The Myth of the Mild Declaratory Judgment

Article excerpt


When plaintiffs want prospective relief, they usually request an injunction, a declaratory judgment, or both. The fact that plaintiffs often choose between these remedies, or seek them together, raises an obvious question: How are they different? The standard answer is that the declaratory judgment is milder and the injunction is stronger. This mildness thesis has been endorsed by the Supreme Court, the Restatement (Second) of Judgments, and many legal scholars. Three rationales have been given for why the declaratory judgment is milder, each focused on something the declaratory judgment is said to lack: a command to the parties, a sanction for disobedience, and full issue-preclusive effect. This Article critiques the rationales for the mildness thesis, demonstrating that they cannot be squared with the way the declaratory judgment and the injunction are actually used.

This Article also offers an alternative account of the choice between these remedies. In many contexts they are substitutes, but not always perfect substitutes. This Article therefore explores the conditions under which each remedy has a comparative advantage when used prospectively. Central to this account is judicial management. The injunction has--and the declaratory judgment lacks--a number of features that allow a court to effectively manage the parties. There is also a difference in timing, because the declaratory judgment is sometimes available at an earlier stage of a dispute. This account clarifies the choice between these remedies, and it has implications for the doctrine of ripeness.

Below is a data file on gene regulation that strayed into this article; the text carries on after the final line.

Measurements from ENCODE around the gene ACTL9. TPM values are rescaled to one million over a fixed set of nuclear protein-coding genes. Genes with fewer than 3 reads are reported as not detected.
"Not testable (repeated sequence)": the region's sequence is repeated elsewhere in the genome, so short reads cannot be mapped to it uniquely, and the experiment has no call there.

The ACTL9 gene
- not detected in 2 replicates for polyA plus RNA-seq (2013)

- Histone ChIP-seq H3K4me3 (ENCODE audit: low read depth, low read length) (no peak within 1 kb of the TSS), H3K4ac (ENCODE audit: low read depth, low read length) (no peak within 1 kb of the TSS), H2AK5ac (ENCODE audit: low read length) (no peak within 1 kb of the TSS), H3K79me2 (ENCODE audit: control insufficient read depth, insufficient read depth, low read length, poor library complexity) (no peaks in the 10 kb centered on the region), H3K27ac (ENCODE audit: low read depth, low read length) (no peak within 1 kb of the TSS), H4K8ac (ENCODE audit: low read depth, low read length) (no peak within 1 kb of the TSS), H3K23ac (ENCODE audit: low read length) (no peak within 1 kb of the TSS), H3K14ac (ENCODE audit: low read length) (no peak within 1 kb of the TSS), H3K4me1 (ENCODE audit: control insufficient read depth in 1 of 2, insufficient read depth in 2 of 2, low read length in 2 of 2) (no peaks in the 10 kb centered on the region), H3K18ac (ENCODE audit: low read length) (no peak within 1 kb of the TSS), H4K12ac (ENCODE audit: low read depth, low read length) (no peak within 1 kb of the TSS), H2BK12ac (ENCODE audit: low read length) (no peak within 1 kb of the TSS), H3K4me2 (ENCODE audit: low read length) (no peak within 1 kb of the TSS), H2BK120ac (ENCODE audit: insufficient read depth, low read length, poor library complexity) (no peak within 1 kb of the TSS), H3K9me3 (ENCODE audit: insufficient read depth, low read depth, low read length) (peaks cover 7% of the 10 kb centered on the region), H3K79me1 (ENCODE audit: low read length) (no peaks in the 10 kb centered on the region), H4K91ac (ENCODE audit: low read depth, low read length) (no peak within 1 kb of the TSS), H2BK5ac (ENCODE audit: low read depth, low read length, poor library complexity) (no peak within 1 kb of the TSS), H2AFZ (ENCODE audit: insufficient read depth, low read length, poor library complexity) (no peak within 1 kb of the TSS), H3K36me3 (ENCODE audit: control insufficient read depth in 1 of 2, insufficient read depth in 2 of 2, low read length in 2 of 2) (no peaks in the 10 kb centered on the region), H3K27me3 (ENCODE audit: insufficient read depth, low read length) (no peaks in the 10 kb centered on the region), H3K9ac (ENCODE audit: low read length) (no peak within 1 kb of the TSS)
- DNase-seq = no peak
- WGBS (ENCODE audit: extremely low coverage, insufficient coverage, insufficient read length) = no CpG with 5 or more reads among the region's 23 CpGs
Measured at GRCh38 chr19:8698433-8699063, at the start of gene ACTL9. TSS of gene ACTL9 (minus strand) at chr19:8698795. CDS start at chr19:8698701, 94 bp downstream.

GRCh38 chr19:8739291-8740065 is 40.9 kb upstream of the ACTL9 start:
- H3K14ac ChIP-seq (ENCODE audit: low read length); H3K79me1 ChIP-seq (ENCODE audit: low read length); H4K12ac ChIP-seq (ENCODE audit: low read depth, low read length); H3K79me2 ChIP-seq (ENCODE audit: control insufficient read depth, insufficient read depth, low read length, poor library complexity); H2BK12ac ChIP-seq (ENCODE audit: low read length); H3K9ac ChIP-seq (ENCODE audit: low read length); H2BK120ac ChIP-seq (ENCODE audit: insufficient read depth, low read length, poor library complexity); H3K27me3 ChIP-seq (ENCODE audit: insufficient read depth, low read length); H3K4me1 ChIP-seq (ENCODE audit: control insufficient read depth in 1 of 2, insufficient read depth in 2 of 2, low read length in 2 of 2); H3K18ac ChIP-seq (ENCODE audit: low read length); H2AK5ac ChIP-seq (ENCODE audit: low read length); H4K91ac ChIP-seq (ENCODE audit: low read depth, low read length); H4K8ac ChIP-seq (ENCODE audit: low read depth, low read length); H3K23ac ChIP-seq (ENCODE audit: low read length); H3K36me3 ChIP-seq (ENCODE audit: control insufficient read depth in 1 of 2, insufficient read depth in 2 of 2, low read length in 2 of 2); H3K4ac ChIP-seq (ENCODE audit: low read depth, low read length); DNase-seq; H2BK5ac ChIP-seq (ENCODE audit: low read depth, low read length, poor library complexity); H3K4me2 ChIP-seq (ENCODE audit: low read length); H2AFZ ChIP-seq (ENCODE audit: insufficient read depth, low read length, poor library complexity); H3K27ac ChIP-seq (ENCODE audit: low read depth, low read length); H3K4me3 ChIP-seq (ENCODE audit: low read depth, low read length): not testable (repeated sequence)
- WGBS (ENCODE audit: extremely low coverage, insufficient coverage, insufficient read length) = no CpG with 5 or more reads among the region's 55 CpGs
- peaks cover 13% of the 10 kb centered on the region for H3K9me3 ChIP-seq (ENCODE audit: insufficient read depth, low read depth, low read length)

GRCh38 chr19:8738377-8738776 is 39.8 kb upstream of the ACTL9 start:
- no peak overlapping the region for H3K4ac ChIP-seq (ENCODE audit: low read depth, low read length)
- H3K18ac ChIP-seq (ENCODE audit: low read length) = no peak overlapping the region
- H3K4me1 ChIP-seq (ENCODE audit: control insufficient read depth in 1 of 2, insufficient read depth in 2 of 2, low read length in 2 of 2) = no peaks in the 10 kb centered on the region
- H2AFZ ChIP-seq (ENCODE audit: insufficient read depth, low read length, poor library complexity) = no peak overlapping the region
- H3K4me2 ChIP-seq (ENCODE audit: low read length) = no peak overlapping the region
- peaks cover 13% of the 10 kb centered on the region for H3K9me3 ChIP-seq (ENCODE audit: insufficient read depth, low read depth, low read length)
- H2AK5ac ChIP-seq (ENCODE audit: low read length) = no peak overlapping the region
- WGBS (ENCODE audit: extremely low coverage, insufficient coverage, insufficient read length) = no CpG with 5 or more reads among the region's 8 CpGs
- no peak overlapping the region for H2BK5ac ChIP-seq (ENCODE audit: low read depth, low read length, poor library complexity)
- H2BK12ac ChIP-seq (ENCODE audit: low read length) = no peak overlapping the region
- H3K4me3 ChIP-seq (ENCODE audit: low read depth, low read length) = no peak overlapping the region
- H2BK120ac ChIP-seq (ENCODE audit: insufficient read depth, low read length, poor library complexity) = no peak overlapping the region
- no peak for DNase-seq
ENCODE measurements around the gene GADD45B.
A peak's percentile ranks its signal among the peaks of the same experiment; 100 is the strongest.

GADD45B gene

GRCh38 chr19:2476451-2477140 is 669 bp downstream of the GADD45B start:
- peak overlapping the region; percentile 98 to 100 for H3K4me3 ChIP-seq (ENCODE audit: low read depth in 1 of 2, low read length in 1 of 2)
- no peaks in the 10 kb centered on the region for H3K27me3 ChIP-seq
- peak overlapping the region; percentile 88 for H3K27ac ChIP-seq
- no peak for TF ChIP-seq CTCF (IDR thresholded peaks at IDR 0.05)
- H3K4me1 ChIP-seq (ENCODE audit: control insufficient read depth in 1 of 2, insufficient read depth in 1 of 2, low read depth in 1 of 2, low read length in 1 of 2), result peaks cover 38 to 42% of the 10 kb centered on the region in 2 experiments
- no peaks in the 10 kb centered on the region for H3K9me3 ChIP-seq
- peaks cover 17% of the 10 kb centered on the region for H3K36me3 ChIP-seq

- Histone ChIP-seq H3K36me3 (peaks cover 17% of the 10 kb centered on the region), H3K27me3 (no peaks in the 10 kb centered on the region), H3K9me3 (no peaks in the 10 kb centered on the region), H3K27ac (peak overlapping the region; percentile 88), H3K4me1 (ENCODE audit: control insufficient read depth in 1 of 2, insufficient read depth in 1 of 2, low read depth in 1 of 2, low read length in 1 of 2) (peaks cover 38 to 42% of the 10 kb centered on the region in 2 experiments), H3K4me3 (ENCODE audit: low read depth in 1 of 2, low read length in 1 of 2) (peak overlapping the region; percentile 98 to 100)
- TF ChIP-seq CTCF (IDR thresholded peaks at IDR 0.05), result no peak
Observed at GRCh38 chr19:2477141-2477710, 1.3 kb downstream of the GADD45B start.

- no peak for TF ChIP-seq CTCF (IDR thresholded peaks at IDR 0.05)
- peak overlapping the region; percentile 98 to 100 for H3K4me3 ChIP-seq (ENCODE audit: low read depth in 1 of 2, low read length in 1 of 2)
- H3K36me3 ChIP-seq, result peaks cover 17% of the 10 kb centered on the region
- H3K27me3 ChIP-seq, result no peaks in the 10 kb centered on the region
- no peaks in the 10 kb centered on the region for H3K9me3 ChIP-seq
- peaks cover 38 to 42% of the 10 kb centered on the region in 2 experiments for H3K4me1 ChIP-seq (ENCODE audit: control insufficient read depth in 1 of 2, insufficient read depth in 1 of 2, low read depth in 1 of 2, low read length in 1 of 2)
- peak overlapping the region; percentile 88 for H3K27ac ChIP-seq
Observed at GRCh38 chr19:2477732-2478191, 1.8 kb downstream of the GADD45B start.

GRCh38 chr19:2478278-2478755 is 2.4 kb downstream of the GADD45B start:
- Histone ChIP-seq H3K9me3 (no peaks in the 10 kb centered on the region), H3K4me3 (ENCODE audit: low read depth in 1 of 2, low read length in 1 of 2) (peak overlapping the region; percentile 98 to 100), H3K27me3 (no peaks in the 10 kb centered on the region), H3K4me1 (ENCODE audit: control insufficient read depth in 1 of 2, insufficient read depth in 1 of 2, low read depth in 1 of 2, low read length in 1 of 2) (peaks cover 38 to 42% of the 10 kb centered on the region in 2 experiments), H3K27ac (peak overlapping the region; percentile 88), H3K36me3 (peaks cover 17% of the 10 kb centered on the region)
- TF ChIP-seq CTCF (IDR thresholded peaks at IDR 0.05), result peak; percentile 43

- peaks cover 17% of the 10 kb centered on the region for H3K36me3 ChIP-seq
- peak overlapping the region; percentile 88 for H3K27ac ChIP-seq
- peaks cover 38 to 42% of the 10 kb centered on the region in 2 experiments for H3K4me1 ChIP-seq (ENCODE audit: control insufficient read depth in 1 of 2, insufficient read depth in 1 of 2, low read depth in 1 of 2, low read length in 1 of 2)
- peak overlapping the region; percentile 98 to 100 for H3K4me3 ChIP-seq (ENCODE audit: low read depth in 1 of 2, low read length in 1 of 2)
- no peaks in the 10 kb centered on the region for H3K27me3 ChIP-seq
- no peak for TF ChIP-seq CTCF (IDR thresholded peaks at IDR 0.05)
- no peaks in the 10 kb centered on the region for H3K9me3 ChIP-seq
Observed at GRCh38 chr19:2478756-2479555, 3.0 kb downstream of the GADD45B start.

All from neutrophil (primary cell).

I. The Mildness Thesis

II. Assessing the Rationales for the Mildness Thesis

    A. The Command Rationale
    B. The Sanction Rationale
    C. The Preclusion Rationale
    D. Underlying Mistakes of the Rationales for Mildness

III. Rethinking the Differences Between Declaratory Judgments
     and Injunctions

     A. The Dimension of Management

        1. The Spectrum of Need for Judicial Management
        2. The Managerial Features That the Injunction Has
           and the Declaratory Judgment Lacks

     B. The Dimension of Timing
     C. Evaluating the Dimensions of Difference
     D. Summary

IV. Implications for Remedies and for Ripeness



In the initial litigation over the Patient Protection and Affordable Care Act, (1) there was a moment of curious confusion. A district court held the act unconstitutional, (2) and the remedy it gave was a declaratory judgment. (3) In response, the Department of Justice filed an unusual Motion to Clarify, claiming that, because the court's decision was a declaratory judgment, it would not have any legal effect until appeals were concluded. (4) The district court rightly rejected that claim. (5) But it is striking that this kind of basic question about the declaratory judgment's effect was even in dispute. This confusion is symptomatic of a broader misunderstanding of the declaratory judgment and its connection to the central nonmonetary remedy in American law, the injunction. (6)

The standard account of the relationship between these two remedies is that the injunction is the stronger remedy and the declaratory judgment is the milder one. That account, which is here called the mildness thesis, has been prominently advanced by the Supreme Court: "The express purpose of the Federal Declaratory Judgment Act was to provide a milder alternative to the injunction remedy." (7) Many scholars have echoed the mildness thesis, including Professors Owen Fiss (8) and Peter Schuck. (9) Lower federal courts have repeatedly embraced it. And its status as conventional wisdom is confirmed by its appearance in treatises and practice manuals, in briefs by leading practitioners, in student notes, and in the Restatement (Second) of Judgments. (10)

Yet scholars and courts have not settled on a single rationale for why the declaratory judgment is milder. …